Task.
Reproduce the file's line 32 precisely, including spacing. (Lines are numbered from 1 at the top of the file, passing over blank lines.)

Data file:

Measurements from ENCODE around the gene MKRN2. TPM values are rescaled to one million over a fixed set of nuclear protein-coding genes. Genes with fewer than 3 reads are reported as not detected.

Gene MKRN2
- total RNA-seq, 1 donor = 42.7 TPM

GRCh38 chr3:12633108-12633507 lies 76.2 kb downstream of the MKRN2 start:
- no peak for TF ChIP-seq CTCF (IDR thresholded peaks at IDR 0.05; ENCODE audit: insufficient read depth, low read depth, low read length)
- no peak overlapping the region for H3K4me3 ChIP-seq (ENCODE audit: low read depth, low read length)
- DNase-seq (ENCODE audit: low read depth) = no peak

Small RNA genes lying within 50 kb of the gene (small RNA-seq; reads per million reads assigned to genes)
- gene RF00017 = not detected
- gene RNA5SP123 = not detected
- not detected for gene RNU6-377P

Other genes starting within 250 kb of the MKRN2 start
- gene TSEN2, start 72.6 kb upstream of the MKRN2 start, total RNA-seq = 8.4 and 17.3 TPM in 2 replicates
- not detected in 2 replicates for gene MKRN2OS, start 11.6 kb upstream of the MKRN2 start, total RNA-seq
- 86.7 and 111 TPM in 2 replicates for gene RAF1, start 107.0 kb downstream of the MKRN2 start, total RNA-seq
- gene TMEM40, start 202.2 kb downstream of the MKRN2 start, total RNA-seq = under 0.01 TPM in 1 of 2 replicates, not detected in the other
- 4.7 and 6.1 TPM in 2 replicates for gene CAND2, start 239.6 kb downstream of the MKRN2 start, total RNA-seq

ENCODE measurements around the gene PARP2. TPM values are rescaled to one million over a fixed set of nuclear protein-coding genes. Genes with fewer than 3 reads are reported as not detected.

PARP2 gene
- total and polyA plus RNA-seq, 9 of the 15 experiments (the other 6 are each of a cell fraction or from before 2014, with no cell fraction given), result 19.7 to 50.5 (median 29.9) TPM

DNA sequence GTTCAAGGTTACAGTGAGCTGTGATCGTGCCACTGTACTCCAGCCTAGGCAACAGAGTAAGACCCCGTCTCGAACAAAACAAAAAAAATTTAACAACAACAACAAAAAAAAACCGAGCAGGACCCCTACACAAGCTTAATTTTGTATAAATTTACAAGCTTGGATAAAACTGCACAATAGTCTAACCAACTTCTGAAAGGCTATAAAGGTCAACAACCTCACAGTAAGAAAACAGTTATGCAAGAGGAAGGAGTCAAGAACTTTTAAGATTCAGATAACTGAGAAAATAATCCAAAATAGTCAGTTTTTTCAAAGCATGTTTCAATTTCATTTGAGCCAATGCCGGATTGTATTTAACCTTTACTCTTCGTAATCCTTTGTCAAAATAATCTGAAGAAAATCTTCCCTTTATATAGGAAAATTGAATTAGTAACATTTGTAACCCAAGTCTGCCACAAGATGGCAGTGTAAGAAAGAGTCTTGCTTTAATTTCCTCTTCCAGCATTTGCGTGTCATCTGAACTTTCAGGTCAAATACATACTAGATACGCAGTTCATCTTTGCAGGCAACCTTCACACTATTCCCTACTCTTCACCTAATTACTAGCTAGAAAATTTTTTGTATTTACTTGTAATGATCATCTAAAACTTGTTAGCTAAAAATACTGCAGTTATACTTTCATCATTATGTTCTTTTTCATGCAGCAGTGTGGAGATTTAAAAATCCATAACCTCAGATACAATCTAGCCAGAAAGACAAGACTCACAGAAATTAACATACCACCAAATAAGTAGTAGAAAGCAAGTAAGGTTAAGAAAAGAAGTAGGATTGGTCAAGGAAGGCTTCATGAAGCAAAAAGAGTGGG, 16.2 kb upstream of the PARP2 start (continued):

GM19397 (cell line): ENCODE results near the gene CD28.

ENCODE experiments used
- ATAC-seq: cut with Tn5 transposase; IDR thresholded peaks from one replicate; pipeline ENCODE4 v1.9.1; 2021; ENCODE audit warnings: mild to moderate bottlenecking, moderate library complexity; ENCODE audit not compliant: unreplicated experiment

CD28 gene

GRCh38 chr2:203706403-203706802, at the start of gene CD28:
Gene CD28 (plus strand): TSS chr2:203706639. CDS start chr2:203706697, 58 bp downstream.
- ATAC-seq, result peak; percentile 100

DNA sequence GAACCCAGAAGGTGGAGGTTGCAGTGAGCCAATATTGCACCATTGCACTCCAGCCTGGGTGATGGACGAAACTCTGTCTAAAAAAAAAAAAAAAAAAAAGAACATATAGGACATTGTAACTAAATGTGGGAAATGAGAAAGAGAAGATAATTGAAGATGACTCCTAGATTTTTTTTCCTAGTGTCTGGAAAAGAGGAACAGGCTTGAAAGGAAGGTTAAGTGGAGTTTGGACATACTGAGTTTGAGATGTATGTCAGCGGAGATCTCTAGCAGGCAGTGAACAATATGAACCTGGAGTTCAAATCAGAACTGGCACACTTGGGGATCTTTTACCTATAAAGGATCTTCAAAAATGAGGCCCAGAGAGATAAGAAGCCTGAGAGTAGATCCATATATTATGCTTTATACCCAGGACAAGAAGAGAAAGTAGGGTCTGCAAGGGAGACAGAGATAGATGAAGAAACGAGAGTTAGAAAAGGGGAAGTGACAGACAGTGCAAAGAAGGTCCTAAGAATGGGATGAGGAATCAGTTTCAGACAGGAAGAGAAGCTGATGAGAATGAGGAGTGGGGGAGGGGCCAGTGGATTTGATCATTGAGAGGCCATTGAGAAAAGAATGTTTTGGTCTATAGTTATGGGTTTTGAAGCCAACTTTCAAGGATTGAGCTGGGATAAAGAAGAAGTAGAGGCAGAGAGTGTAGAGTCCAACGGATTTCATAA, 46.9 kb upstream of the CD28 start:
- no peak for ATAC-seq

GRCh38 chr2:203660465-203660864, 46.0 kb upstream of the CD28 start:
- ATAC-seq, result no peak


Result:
- ATAC-seq, result no peak